About Gregory Crewdson
What is Gregory Crewdson known for?
Gregory Crewdson’s art can best be described as spooky and unnerving. Often featuring inexplicable and disturbing events, his photographs closely resemble images that you would see in a paranormal feature film. Operating on a grand scale, Gregory relies on help from a large crew to shoot his staged scenes. The photographs are then edited during post-production.
Crewdson’s work has a brooding quality to it. In some pieces, you might observe light shining down from above, while in others, the subjects display a real sense of peace, which further helps to increase the emotional impact that the photographs have on observers.
Video: Gregory Crewdson speaks about his work
Influence & background
Born in Brooklyn in 1962, Crewdson’s work and aesthetic are influenced heavily by Diane Arbus, David Lynch, and Japanese silent film director Yasujiro Ozu. In particular, David Lynch’s work Blue Velvet1 was of particular interest to him having encountered it during his studies at Yale.
The Twilight series
Twilight features a series of photographs that depict scenes of bizarre and unusual events with several of them appearing supernatural-like or even involving potential signs of extra-terrestrial life. Twilight consists of a total of 40 photographs that were captured between 1998 and 2002.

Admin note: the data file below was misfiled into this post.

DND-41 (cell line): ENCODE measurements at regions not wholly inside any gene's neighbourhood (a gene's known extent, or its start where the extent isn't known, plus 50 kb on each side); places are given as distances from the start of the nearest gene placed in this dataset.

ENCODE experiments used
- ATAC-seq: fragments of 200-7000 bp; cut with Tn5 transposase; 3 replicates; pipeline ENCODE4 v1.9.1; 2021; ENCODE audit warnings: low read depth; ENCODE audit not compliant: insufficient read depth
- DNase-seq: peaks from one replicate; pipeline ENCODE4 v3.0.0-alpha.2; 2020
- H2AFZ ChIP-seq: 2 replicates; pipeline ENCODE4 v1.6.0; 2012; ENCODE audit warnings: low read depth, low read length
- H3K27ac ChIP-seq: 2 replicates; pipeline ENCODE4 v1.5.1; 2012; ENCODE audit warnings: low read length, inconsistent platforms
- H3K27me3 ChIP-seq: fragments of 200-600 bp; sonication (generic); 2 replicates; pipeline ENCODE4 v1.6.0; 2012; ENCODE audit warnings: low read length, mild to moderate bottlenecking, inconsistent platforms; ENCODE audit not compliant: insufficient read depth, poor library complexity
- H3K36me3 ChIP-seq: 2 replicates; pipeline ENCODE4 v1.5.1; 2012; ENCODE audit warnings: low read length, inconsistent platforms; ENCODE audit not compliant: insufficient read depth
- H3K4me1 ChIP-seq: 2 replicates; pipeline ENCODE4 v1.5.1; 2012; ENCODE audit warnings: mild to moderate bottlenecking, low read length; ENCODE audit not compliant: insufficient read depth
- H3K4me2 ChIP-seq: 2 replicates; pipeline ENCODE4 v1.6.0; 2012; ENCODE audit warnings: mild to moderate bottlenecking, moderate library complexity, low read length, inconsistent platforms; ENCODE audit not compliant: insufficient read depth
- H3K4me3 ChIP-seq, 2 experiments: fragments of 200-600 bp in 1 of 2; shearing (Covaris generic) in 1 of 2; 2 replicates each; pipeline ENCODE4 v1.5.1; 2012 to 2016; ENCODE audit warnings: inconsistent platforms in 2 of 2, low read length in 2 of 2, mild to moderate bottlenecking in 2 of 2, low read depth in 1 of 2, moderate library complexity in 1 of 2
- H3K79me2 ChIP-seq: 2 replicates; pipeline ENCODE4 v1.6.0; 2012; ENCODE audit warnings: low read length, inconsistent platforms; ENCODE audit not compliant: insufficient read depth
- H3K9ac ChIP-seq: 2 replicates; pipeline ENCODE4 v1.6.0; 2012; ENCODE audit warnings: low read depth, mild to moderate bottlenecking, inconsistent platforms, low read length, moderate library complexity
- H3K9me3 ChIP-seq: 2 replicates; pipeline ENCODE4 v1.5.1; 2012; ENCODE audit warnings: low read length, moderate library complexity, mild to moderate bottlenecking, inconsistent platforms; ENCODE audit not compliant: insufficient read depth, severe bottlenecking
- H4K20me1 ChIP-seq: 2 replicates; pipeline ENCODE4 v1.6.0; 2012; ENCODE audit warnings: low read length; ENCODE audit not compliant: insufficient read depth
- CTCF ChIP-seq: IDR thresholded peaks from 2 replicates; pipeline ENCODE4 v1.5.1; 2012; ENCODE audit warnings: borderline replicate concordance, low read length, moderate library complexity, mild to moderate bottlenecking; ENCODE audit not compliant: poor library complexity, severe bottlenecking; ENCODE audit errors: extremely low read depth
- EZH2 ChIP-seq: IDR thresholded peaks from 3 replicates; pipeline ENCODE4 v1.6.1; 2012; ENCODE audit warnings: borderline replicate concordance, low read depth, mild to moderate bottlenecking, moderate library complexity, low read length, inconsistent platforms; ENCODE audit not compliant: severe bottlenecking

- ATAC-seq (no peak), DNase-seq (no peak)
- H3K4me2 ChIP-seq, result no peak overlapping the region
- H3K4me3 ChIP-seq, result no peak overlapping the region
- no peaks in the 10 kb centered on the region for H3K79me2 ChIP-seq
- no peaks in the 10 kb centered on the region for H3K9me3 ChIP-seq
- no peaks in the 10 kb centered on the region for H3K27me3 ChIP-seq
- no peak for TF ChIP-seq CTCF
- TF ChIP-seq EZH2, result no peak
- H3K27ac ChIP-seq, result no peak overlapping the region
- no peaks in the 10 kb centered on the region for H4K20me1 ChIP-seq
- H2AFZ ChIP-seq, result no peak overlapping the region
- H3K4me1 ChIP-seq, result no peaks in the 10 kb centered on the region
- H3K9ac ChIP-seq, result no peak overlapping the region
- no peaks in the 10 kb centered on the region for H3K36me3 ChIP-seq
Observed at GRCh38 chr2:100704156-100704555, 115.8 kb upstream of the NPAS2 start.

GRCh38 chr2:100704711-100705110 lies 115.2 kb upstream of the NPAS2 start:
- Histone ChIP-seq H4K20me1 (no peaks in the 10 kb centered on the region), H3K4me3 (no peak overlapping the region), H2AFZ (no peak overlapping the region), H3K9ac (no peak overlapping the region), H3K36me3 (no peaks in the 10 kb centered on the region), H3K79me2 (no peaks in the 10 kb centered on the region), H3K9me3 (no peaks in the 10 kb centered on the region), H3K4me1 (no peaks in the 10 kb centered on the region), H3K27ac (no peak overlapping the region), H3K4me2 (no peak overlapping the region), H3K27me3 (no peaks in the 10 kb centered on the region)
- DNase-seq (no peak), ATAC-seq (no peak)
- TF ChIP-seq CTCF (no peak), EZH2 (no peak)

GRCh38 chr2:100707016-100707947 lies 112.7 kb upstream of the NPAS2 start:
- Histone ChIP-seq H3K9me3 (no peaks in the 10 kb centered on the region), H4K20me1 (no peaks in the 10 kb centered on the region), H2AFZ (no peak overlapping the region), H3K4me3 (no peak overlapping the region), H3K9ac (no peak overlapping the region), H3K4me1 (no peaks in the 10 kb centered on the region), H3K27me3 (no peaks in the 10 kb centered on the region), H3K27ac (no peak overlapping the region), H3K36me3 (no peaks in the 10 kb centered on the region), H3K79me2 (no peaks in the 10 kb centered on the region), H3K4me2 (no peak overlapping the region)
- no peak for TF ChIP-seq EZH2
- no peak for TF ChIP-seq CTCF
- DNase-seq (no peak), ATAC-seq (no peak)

A result of weeks of planning
In this series of photographs, Crewdson does a great job of employing a directorial and cinematic mode of photography that can only occur due to weeks of planning and behind the scenes organization and production.
In some photographs, the subjects seem occupied with peculiar domestic activities such as carving holes in the middle of a standard bedroom. In others, a bunch of brightly colored butterflies seems to escape from a garden.
Twilight and many other works by Gregory Crewdson highlight the mystery and beauty that exists in everyday life. In essence, Twilight was created as a means of attempting to find meaning in the world that we live in today. The pictures are staged to explain the anxiety, fear, and desire of the subjects, which probably helps to explain why the photographs are so charged emotionally.
It can also be said that the large-scale 40 tableaux were also developed to explore the relationship between the domestic and the made-up, as well as the relationship between the topography of the imagination and that of the American landscape. Although the photographs are staged to have a strong cinematic impression, they possess a thematic unity that evokes deep emotions in the audiences that enjoy them. The photographs explore the collision between the normal and paranormal to transform an otherwise familiar and normal suburb into a place of wonder.